Only last year the Pope sent her a signed parchment as a personal blessing, and Italy’s President Sergio Mattarella personally congratulated her on reaching a very rare and remarkable milestone.
Emma Morano enjoyed the unique title of being one of the world’s few Supercentenarians. At the age of 117, Emma Morano was known as the world’s oldest verified living person. She passed away quietly, resting in an armchair in her small two-room apartment in Verbania, Italy.
Even though Morano had not left the comfort of her cosy home in twenty years the mayor of Verbania, Silvia Marchionini, expressed in words the city’s love for their record-breaking citizen.
“[Emma] reached an incredible finish line. She had an extraordinary life, and we will always remember her strength to help us move forward in life.”
A supercentenarian is a person who has reached, or surpassed the age of 110. Only roughly 1 in 1000 centenarians ever attain this milestone.
Emma Morano was fortunate enough to see many of the world’s greatest losses and achievements since the late 1800s. She was born shortly after the first petroleum-powered car was produced by Karl Benz, and just a few years before the Wright Brothers defied gravity and took to the skies. Having lived through two world wars and the resulting depressions, Emma was able to witness Neil Armstrong taking one giant leap for mankind.
Italy was under a monarchy when Emma was young, yet she managed to see the monarchy fall in favor of a republic that produced almost seventy governments during her life. From silent films to talkies, to HD and 3D and now even 4D, Emma saw it all.
What’s her secret?
In a study conducted by Anderson et al., it was concluded that some people get healthier the older they get. Age-related diseases such as “cancer, cardiovascular disease, dementia, and stroke” as well as effective mobility and cognitive decline, were all factors that presented less frequently in supercentenarians.
It seems the answer to good health and longevity is to just get old.
Emma Morano, like all of the world’s oldest people, had her own beliefs and habits that she attributed to her unconventionally long life. She had never been strict about her diet and managed to sneak in her firewater indulgences right to the end.
“For breakfast I eat biscuits with milk or water. Then during the day I eat two eggs — one raw and one cooked — just like the doctor recommended when I was 20 years old. For lunch I’ll eat pasta and minced meat then for dinner, I’ll have just a glass of milk.”
According to her physician, Dr. Carlo Brava, Emma Morano was not particularly encumbered by a lack of mobility, especially for someone her age. In a New York Times editorial, Brava cited evidence that she certainly moved about at night.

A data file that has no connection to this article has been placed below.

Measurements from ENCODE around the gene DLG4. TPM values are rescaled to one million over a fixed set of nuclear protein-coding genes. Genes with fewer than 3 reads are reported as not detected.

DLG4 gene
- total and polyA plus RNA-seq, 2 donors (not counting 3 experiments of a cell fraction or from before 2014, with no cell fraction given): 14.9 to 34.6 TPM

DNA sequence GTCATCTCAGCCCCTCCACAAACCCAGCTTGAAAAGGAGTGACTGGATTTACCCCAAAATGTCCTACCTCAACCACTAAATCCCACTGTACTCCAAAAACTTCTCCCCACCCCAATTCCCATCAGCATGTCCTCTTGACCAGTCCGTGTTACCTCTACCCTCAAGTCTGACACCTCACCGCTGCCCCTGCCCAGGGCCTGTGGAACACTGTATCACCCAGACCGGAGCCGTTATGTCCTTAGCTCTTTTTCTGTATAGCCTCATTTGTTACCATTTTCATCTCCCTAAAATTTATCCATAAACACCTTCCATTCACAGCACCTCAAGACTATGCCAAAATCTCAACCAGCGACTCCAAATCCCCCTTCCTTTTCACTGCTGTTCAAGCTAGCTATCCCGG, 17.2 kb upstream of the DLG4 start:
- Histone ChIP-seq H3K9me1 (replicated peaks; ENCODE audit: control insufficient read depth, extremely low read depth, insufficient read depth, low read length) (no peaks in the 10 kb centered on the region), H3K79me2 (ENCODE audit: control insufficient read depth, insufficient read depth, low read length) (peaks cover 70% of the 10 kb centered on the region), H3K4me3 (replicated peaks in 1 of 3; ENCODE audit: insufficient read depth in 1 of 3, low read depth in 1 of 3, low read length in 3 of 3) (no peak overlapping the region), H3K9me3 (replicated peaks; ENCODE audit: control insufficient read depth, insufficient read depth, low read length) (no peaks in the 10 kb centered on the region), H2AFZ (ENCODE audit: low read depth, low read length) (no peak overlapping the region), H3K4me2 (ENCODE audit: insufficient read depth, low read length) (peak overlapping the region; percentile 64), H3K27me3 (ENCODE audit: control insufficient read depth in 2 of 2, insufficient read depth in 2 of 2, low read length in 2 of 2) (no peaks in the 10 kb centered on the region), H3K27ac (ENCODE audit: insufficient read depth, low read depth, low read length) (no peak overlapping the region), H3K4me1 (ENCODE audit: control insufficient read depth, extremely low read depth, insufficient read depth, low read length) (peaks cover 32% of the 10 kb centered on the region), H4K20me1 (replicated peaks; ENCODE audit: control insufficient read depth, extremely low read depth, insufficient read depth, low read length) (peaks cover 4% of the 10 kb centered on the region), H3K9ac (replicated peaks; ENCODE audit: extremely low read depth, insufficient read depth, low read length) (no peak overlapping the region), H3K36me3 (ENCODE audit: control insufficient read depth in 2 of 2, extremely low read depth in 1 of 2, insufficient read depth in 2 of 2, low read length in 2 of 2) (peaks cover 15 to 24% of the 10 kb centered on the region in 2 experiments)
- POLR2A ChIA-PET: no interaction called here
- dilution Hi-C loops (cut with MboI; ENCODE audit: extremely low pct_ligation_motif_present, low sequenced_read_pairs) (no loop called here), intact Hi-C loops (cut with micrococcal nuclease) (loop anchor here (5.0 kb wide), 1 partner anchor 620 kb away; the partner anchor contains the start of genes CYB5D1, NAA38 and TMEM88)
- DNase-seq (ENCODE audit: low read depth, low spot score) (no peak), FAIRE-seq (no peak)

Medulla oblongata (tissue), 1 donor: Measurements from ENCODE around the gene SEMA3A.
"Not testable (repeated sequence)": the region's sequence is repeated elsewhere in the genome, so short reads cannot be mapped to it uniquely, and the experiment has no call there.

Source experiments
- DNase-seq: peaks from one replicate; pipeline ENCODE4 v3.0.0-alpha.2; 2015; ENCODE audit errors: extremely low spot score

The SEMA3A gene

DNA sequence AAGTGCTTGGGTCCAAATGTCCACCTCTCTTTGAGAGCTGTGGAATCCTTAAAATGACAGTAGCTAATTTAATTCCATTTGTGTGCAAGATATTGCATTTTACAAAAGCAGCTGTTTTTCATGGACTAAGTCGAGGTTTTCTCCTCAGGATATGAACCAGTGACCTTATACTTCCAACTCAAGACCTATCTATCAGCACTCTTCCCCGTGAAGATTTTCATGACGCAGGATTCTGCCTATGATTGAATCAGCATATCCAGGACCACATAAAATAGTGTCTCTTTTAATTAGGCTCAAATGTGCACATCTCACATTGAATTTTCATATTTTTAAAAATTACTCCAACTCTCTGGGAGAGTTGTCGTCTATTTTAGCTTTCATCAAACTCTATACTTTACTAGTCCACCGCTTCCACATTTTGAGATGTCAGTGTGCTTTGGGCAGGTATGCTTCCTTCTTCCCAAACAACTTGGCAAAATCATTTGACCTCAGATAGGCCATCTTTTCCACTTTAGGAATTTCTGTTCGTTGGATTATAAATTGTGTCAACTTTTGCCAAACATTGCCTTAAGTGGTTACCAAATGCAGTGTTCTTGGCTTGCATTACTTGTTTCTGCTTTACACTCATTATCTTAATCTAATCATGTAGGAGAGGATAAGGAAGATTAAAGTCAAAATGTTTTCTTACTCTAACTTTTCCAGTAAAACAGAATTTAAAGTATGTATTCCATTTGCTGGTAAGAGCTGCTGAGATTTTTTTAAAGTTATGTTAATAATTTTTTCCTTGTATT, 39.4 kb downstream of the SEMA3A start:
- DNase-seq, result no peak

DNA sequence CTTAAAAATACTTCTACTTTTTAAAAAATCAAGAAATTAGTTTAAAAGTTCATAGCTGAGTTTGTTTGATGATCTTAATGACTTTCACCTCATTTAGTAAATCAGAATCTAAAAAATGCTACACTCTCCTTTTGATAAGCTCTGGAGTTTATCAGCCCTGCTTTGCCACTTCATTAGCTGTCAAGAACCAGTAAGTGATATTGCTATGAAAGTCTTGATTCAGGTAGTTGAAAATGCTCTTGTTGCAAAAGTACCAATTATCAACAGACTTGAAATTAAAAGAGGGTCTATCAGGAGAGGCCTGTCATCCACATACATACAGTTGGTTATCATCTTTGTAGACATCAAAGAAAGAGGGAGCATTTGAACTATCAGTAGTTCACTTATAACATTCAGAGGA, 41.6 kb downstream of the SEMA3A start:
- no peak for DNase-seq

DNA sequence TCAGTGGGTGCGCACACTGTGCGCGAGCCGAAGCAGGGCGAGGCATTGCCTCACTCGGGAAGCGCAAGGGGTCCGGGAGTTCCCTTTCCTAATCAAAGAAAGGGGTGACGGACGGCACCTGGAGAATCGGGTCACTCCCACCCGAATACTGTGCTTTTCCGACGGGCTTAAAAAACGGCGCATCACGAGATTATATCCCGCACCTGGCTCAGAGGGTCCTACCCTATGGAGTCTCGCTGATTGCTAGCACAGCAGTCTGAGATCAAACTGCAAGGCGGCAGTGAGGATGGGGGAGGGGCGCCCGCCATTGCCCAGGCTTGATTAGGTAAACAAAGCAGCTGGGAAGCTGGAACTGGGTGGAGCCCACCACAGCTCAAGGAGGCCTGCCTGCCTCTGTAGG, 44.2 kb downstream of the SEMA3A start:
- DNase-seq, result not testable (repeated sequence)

“Her niece and I leave some biscuits and chocolates out at night in the kitchen. And in the morning they’re gone, which means someone has gotten up during the night and eaten them.”
Incredibly, Morano was vehemently opposed to taking medications or visiting the hospital. She reportedly refused to have blood transfusions on a few occasions, and would also insist that any required stitches be administered in her home.
Morano also believed that a sufficient amount of beauty sleep was essential for longevity. Emma’s slumber routine consisted of waking each morning before 6 a.m. and retiring well before 7 p.m. each evening.
But Dr. Carlo Brava seems to think that defying death has more to do with genetics, having once remarked that doctors “know that the ability to make it to 110 is heritable, so you have a large increase in chance if you have several people in your family to live to a late age.”
Emma Morano’s sisters both lived to see 100 and 102 years respectively. While Morano was still alive, Dr. Brava believed her health was in a class of her own.
“Emma seems to go against everything that could be considered the guidelines for correct nutrition: She has always eaten what she wants, with a diet that is absolutely repetitive. For years, she has eaten the same thing every day, not much vegetables or fruit.”
Up until 2015, when her niece Rosemarie Santoni became her carer, having seen the span of three centuries, Emma had been living independently and alone, admitting that she had never been the dependent type.
“I didn’t want to be dominated by anyone.”
Nobody could argue against Morano’s will as she spent her life being mostly single, and mostly happy. A strapping lad by the name of Giovanni Martinuzzi caught her eye and the young lovers were married in 1926. Emma had a child, but lost the infant 6 months later. Giovanni separated from Emma in 1938 when she drove him from their home. Strangely, they didn’t get divorced until 1978.
Emma worked at the Maioni Industry jute factory until 1954, after which she moved on to work in the kitchens of a Marianist boarding school, the Collegio Santa Maria. Morano worked here until she was 75-years-old, at which point she resigned for what would inevitably be a much longer retirement than she may have anticipated.
The title of World’s Oldest Person will now go to Violet Brown, a Jamaican woman who was born in 1900 exactly.
[Featured image by Antonio Calanni/AP Images]